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That Was Mildly Terrifying

By which I mean, my computer blue-screened for the second time in two days earlier this afternoon; the first time was about 20 hours after I applied Patch Tuesday patches, and the second time was about 20 hours after the first time. Each time it came back from the restart, but the second time, I went into all the programs that auto-restarted themselves in their prior states, closed out all their work, exited them, and cleanly shut the box down before restarting.

And after 10 seconds of the Windows 10 logo and the spinning progress circle, my computer stopped pumping out a video signal to my monitor. Oops.

It was running, but I couldn’t see anything. After figuring out a keyboard sequence to request a shutdown with no visual feedback, I rebooted — Windows logo, spinny circle, then no video. I did it again, and this time I interrupted during the logo three times, which is how you get to Safe Mode these days. Fortunately, telling Windows to roll back the latest stability release seems to have done the trick, but it was — as the late Graham Chapman once said — a bit of a brown trouser moment¹.

So why am I going on about computer woes that are obviously resolved, other than perhaps to pad out today’s word count? Because things fail.

Case in point: in my EMT sideline, I am required to keep patient records in electronic form so that the patient can be tracked easily through the medical system (possibly facility to facility) and population-level studies can be done on anonymized data. On duty night, I went to sign my crew into our chart service and was presented with an error indicating unscheduled downtime. Probably about 30% of the EMS systems in the country were cut off from their charting capability². The next day, I got the following [mildly redacted] email:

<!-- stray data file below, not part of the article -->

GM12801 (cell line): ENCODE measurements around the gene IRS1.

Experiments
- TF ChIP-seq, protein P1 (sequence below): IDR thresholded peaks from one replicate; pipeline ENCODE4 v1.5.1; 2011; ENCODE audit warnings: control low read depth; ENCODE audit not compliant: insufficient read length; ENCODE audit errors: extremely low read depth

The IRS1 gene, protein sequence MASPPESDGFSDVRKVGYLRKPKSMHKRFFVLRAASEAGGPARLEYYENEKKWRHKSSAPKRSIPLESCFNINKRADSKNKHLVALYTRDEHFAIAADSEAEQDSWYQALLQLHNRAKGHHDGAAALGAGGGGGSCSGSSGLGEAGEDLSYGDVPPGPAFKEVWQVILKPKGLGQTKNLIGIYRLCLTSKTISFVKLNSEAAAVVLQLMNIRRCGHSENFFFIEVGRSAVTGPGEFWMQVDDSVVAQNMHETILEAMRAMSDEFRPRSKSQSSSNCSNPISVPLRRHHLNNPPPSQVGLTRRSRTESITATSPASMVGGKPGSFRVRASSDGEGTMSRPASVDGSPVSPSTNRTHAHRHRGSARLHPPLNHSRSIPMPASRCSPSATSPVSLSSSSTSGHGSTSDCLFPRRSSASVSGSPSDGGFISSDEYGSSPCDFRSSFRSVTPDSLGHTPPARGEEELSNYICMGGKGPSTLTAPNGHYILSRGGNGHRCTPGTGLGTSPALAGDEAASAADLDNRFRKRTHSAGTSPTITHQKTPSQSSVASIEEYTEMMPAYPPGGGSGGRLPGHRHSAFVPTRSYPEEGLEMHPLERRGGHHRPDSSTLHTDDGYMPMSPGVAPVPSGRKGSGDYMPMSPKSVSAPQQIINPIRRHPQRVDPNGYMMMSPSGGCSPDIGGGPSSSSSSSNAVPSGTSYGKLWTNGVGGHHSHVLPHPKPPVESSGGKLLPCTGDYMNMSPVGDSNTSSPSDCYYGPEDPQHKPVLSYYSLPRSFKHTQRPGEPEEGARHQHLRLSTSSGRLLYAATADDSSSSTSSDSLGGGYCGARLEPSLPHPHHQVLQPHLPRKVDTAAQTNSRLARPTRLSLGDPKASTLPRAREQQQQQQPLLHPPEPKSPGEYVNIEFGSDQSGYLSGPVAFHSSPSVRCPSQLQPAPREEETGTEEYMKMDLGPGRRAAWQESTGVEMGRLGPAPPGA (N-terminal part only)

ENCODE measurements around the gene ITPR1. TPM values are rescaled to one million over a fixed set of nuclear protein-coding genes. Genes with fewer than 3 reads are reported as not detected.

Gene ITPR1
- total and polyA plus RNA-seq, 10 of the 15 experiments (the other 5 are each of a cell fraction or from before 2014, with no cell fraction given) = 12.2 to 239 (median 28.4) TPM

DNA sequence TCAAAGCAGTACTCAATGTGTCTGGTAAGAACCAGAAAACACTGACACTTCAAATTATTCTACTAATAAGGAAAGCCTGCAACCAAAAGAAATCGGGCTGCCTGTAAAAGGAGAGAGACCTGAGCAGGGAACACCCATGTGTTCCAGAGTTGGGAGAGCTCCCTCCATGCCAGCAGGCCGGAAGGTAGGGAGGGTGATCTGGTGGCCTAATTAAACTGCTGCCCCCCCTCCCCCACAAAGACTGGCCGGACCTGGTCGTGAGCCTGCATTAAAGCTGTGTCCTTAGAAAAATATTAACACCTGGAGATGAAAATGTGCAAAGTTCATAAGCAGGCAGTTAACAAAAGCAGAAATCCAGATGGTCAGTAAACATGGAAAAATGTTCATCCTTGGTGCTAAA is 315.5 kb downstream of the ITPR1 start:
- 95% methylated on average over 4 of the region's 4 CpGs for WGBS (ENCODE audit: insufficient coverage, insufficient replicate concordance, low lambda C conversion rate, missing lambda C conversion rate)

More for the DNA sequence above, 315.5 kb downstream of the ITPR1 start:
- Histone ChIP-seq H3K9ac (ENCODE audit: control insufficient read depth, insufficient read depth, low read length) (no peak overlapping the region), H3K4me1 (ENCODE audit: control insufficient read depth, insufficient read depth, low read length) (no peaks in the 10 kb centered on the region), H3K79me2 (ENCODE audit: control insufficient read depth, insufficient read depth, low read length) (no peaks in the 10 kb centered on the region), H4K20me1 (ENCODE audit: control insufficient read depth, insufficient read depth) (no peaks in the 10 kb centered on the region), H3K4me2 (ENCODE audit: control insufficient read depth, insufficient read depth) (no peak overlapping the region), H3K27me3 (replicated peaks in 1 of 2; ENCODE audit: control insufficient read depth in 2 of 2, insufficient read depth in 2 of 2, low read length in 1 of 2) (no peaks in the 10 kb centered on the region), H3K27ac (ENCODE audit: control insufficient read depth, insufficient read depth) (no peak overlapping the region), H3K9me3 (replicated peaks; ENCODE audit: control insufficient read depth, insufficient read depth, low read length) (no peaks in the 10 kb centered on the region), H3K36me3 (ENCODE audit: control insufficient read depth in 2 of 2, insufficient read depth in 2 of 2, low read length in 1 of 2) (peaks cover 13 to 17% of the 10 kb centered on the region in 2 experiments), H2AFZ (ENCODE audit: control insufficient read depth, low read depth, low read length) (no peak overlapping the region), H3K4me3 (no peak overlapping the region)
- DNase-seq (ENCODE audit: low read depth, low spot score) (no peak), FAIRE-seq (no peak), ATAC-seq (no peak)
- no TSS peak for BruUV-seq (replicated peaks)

On Tuesday, February 9, 2021, [ ] experienced a severe outage for approximately two hours, beginning at approximately 4:15 p.m. MST (UTC – 07). Services were not restored until 6:27 p.m. MST. All charting capabilities were halted during this outage.

What You Need to Know
All [ ] customers were affected.
No action is required, but some PCRs that were in progress at the time of the outage may not have been saved and should be reviewed for completeness. There was no loss to saved data. [ ] is 100% available and fully returned to service.

What We Are Doing